Aisha Bint Abdullah

Aisha Bint Abdullah


How MBS reformed Saudi women’s status quo in one year

Exactly a year ago, on June 11, 2017, Saudi women would see the tides change, rewind and reverse what seemed to be a rather inflexible status quo on their rights and roles. On this day last year, Prince Mohammed bin Salman – MBS, as he is known – took the helm in Saudi Arabia, and with this leadership role, embarked on a mammoth reformative plan for life in the Kingdom, under the country’s National Vision 2030. Saudi women’s state of affairs was his and the plan’s top priority.

In less than 12 months, the young prince reinstated rights for Saudi women they had been deprived for years and decades. The goal, of course, was not merely to even out the legislative gender balance, but rather, a longer-term vision of tipping the scale in Saudi’s socioeconomic balance toward women as key and active members and contributors.

The driving force

In September 2017, only a few months into his new leadership role, the Crown Prince issued a historic decree lifting an enduring ban on Saudi women driving in the Kingdom. The decree stipulated the equality of men and women before traffic laws, systems and regulations in the country with no exceptions – including the issuance of driver’s licenses.

It was a radical move but, equally, a statement to the new leadership’s firm stance and grip on gender equality reforms across sectors in Saudi Arabia. The divisive, but mostly welcome decision was at the center of both local and international media headlines; it almost singlehandedly – and almost overnight – reshaped public perception and opinion on Saudi affairs, and sparked hope and debates among Saudi women themselves.

Many speculated on the application of this decree within the set timeline, and equally, on the many barriers conceding to it. In response, Saudi leadership wasted no time, immediately assembling governmental taskforces for processes and prep works for women to obtain their driving licenses; at the top of which were those equipping the country’s future female drivers with the training and education they needed.

The efforts paid off. Earlier this month, the first nine Saudi women obtained the national driver’s license after they converted their foreign licenses, in a historic move by the Saudi General Traffic Department in anticipation of the decree coming into effect on June 24.

Leading roles

The Crown Prince’s decree did not act alone in showing the Kingdom’s serious commitment to Saudi women. It was part of a much larger plan that, focally, aimed at empowering Saudi female professionals toward high-level, male-dominated fields and leadership roles – a statement to its belief in competence over gender at the top of the hierarchy.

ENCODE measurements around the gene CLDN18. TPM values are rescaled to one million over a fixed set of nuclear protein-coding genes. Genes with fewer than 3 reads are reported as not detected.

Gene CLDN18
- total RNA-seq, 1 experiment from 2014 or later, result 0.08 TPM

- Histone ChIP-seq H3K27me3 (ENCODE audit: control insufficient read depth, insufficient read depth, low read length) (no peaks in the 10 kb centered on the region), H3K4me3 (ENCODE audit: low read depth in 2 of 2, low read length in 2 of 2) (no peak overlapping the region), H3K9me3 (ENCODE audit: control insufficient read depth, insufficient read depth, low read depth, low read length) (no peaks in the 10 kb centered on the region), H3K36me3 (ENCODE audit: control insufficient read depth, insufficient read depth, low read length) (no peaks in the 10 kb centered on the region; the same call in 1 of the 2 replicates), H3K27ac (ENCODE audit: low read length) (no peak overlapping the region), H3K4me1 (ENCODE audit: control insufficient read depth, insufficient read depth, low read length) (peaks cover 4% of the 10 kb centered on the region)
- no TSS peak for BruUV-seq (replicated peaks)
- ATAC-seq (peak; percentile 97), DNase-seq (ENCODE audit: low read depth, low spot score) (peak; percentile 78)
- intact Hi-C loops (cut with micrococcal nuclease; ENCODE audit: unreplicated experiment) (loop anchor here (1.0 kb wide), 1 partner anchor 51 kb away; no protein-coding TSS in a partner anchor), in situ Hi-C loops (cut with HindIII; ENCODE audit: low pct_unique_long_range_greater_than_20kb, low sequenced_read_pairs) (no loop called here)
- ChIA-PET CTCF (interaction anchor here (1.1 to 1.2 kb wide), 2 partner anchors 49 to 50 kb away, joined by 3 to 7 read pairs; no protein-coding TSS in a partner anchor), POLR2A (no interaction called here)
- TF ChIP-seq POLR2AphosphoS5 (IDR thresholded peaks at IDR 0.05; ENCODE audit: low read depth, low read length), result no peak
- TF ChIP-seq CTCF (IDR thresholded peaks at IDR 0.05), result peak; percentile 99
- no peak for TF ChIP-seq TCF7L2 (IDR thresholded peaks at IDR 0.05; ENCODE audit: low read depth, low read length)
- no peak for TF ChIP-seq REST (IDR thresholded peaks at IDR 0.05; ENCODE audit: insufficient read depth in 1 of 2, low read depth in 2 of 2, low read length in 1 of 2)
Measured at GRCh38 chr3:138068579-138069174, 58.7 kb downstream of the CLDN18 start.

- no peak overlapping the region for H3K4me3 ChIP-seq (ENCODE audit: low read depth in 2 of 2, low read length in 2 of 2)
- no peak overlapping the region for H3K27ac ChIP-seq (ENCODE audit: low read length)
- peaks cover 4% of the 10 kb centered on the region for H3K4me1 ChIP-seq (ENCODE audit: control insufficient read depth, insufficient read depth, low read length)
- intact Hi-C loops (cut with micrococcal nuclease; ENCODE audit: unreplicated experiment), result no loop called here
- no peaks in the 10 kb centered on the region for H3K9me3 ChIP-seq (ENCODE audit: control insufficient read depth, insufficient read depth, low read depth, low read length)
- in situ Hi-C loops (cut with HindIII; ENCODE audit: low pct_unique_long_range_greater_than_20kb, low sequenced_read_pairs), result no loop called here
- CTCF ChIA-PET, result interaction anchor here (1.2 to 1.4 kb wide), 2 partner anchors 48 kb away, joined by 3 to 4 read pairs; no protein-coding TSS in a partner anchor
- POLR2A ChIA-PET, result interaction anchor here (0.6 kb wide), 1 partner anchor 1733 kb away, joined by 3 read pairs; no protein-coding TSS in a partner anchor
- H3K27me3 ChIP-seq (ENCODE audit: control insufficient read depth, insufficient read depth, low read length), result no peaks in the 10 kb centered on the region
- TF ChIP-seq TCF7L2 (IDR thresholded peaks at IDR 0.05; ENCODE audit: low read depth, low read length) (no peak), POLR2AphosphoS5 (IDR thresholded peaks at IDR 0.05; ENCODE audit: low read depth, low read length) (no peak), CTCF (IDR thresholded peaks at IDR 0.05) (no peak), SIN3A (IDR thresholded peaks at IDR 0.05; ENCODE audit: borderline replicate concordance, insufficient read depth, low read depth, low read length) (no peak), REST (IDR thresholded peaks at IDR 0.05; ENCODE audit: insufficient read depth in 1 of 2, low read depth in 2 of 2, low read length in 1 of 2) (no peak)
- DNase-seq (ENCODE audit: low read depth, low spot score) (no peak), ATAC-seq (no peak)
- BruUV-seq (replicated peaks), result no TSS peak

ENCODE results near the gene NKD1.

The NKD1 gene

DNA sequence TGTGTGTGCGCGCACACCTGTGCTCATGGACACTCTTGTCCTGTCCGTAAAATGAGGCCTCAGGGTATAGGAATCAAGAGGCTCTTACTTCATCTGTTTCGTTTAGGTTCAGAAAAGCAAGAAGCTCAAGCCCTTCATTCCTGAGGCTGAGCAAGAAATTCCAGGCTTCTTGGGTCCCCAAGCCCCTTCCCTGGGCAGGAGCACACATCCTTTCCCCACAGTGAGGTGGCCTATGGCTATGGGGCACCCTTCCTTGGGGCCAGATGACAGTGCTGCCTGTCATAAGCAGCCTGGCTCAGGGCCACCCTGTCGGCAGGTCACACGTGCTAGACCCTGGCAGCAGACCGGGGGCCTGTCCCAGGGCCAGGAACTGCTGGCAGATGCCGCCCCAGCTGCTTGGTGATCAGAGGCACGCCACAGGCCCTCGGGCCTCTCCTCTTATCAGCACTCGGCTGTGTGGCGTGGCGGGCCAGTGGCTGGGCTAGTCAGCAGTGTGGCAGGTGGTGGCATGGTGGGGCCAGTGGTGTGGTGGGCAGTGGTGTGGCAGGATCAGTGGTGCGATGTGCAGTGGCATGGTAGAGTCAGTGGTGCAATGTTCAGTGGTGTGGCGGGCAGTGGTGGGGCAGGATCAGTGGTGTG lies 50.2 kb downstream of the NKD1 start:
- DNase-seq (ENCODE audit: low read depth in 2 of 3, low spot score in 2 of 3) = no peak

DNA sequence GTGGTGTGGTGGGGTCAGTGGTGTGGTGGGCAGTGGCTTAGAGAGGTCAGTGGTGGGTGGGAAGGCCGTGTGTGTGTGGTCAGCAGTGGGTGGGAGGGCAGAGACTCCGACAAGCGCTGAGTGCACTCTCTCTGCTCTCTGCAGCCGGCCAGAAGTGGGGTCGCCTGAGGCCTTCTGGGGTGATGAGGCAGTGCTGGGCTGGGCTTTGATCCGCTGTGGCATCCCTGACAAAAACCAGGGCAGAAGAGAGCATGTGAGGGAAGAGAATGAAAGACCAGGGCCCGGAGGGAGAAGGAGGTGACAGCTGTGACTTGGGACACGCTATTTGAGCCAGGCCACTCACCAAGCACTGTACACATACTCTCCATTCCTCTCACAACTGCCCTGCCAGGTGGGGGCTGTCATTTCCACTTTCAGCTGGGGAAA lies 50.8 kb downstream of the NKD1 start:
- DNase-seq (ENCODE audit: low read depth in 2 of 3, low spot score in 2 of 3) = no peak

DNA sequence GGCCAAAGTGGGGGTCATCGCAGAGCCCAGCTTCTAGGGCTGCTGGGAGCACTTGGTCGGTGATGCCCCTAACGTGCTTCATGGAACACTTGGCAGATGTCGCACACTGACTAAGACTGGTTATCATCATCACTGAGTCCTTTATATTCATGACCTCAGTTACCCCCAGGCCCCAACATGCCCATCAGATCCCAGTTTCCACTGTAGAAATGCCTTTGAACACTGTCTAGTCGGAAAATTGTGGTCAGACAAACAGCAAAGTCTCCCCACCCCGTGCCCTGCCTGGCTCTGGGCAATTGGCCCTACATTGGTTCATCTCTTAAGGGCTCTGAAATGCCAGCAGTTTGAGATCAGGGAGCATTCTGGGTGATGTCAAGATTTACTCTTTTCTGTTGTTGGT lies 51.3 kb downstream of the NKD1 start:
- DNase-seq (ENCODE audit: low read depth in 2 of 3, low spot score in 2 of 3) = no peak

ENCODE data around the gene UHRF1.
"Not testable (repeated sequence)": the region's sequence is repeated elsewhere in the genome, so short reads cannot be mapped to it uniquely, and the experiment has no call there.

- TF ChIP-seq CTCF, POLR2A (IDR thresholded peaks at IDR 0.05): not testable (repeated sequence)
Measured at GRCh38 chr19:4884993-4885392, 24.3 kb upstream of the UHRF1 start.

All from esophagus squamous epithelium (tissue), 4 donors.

Fatemah Baashen’s appointment is one such example. Last September, Baashen was appointed as a spokesperson for the Saudi embassy in Washington. She would become the first Saudi woman to speak on behalf of a governmental institution. Saudi businesswoman Nashwa Al-Taher, who was appointed as an honorary consul to the Netherlands, is another prominent Saudi figure in the global and local economic and diplomatic arenas.

Joining Baashen and Al-Taher in the league of Saudi Arabia’s power women, Tamader Al Rammah was the first Saudi woman to be appointed as deputy minister in February 2018 – taking on this role at the Ministry of Labor and Social Development. In May 2018, would follow the unanimous board decision appointing Nouf bint Abdullah Al-Rakan to the role of CEO at the Saudi Federation for Cyber Security, Programming and Drones (SAFCSP).

The change is not only at the top. In April this year, Saudi Arabia's Ministry of Justice issued 59 law practice licenses for Saudi women for 2018 – alone, this number accounted for more than a quarter of the total licenses granted for female lawyers over the few earlier years. This, in addition to broadening scopes and jobs for Saudi women across General Prosecution and military ranks, including border guard, customs, prison and traffic roles and jobs.

Also in April, the 2018 Arab Summit in Dhahran was a show of force for Saudi women, 30 of whom took on central roles in organizing the event, from delegation logistics, to media relations and coverage.